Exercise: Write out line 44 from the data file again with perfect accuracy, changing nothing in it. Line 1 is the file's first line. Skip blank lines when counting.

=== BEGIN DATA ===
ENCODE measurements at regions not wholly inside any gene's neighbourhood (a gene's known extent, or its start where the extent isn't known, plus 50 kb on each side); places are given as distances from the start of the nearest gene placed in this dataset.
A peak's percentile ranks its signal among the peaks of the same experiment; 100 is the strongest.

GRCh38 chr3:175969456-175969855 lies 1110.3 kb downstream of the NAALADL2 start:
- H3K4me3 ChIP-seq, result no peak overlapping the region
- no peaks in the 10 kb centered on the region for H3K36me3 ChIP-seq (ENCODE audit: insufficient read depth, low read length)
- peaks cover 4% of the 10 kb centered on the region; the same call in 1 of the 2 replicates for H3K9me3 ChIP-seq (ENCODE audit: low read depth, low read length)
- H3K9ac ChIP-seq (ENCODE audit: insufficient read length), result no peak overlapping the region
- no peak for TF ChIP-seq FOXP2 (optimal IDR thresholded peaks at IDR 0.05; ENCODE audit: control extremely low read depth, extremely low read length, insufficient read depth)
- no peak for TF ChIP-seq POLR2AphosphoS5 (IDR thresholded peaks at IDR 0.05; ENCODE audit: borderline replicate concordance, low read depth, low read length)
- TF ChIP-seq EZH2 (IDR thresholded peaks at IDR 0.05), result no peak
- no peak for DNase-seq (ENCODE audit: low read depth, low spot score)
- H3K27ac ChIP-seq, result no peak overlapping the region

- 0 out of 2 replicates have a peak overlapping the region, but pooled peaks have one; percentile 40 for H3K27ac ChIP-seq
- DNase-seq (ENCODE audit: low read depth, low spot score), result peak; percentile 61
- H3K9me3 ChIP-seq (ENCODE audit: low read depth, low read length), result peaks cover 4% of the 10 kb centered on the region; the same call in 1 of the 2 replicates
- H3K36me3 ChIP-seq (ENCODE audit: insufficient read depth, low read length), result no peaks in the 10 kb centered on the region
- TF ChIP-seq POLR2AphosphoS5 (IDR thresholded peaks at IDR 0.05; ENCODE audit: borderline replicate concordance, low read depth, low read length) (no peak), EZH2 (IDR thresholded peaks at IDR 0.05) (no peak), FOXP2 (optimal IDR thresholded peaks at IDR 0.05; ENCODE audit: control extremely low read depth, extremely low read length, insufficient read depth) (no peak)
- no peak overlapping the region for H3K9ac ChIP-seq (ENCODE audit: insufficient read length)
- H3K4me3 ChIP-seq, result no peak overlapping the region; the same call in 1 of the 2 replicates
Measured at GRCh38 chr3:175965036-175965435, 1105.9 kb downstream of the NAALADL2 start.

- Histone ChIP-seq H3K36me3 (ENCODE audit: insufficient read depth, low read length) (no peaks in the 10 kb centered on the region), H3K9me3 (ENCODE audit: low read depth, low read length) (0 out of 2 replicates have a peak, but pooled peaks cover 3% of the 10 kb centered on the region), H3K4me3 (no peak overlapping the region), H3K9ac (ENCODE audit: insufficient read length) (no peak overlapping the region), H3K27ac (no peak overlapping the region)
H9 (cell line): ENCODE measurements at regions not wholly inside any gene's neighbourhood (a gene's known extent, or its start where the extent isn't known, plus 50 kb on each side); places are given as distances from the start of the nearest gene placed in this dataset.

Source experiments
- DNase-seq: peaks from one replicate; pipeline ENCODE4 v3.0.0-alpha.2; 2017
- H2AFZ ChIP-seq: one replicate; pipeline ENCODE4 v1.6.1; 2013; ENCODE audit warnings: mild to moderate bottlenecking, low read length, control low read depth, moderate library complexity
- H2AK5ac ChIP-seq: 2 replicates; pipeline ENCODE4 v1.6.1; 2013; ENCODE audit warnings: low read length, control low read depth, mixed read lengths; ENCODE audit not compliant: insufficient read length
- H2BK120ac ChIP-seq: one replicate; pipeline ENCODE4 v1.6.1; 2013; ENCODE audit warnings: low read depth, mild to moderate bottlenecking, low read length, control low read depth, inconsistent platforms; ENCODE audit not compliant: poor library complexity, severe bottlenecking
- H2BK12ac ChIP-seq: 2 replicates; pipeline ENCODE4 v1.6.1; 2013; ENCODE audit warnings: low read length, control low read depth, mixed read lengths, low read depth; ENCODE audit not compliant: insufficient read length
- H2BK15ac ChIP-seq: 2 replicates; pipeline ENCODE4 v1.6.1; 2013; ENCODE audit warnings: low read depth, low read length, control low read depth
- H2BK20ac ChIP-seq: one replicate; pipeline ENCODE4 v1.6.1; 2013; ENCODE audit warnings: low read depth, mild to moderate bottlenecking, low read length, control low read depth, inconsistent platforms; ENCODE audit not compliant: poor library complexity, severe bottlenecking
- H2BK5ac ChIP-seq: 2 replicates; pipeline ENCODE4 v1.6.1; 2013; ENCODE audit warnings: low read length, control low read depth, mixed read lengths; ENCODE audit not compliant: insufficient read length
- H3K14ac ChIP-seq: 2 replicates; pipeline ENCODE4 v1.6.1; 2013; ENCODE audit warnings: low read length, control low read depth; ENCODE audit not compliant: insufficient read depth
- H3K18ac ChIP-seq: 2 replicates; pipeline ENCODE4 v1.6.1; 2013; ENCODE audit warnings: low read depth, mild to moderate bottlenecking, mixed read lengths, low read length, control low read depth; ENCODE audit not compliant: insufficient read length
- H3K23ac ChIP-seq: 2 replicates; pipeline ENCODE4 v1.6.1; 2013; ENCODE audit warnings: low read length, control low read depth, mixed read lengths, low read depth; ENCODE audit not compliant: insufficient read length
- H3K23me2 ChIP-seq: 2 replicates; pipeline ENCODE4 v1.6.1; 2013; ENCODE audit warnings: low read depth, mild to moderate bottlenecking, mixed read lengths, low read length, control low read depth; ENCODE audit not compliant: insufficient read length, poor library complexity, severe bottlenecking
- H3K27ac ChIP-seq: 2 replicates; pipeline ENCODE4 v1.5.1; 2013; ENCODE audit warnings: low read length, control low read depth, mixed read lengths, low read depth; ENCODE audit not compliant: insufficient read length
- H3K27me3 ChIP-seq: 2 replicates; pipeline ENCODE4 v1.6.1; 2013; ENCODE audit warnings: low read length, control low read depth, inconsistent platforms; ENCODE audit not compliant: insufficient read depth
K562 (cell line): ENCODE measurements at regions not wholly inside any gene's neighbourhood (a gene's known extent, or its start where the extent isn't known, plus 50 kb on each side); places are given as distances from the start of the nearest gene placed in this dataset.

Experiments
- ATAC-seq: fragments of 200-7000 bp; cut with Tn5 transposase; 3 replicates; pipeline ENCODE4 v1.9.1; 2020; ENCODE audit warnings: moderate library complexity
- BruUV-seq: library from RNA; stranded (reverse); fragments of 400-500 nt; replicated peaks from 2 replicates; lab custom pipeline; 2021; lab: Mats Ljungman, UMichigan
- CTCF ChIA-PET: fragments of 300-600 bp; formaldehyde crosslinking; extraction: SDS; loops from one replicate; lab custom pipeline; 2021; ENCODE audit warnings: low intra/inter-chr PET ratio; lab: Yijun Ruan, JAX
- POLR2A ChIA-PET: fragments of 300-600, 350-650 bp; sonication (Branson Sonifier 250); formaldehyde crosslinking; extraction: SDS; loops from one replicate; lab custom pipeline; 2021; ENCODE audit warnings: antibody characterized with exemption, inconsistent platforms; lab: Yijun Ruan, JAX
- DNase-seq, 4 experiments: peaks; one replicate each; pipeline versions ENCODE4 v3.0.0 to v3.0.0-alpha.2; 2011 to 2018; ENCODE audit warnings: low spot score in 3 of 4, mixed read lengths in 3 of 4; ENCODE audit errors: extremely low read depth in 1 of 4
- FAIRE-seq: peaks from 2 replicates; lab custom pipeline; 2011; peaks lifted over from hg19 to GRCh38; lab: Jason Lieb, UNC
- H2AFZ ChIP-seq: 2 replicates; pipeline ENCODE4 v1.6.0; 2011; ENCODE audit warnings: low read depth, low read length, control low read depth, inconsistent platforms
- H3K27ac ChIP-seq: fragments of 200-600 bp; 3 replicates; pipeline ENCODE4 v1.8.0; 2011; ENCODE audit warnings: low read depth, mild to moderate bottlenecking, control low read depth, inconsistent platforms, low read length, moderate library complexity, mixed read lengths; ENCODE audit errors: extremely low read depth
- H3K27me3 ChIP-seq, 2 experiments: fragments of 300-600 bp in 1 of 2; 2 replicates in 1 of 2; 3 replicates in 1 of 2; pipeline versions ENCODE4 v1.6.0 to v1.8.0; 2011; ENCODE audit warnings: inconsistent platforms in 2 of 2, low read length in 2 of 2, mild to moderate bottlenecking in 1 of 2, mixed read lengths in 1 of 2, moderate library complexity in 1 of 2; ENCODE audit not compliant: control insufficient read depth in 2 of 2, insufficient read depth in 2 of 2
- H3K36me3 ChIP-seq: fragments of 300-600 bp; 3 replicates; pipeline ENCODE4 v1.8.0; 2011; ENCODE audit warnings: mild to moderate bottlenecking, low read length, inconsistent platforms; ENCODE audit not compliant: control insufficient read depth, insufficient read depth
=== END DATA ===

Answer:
- DNase-seq, 4 experiments: peaks; one replicate each; pipeline versions ENCODE4 v3.0.0 to v3.0.0-alpha.2; 2011 to 2018; ENCODE audit warnings: low spot score in 3 of 4, mixed read lengths in 3 of 4; ENCODE audit errors: extremely low read depth in 1 of 4